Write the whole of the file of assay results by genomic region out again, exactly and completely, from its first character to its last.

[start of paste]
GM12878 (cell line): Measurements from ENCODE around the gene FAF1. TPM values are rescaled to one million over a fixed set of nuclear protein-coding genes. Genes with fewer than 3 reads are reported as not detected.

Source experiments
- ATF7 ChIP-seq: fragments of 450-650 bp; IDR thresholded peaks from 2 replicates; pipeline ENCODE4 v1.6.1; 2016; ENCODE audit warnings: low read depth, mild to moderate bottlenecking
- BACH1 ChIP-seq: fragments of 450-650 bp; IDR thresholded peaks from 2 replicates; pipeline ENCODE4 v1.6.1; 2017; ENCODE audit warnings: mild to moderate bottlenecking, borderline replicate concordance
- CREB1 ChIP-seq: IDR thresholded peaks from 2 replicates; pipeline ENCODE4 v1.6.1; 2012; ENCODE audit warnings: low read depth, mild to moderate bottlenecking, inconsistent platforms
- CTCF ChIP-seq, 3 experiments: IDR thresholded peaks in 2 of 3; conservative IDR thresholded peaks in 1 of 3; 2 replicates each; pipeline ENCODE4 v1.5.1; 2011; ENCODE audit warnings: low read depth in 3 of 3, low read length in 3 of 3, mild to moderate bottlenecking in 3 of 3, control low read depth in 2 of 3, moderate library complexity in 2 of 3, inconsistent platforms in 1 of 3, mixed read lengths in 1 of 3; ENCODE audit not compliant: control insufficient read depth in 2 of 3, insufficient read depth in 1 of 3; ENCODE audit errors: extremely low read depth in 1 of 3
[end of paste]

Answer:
GM12878 (cell line): Measurements from ENCODE around the gene FAF1. TPM values are rescaled to one million over a fixed set of nuclear protein-coding genes. Genes with fewer than 3 reads are reported as not detected.

Source experiments
- ATF7 ChIP-seq: fragments of 450-650 bp; IDR thresholded peaks from 2 replicates; pipeline ENCODE4 v1.6.1; 2016; ENCODE audit warnings: low read depth, mild to moderate bottlenecking
- BACH1 ChIP-seq: fragments of 450-650 bp; IDR thresholded peaks from 2 replicates; pipeline ENCODE4 v1.6.1; 2017; ENCODE audit warnings: mild to moderate bottlenecking, borderline replicate concordance
- CREB1 ChIP-seq: IDR thresholded peaks from 2 replicates; pipeline ENCODE4 v1.6.1; 2012; ENCODE audit warnings: low read depth, mild to moderate bottlenecking, inconsistent platforms
- CTCF ChIP-seq, 3 experiments: IDR thresholded peaks in 2 of 3; conservative IDR thresholded peaks in 1 of 3; 2 replicates each; pipeline ENCODE4 v1.5.1; 2011; ENCODE audit warnings: low read depth in 3 of 3, low read length in 3 of 3, mild to moderate bottlenecking in 3 of 3, control low read depth in 2 of 3, moderate library complexity in 2 of 3, inconsistent platforms in 1 of 3, mixed read lengths in 1 of 3; ENCODE audit not compliant: control insufficient read depth in 2 of 3, insufficient read depth in 1 of 3; ENCODE audit errors: extremely low read depth in 1 of 3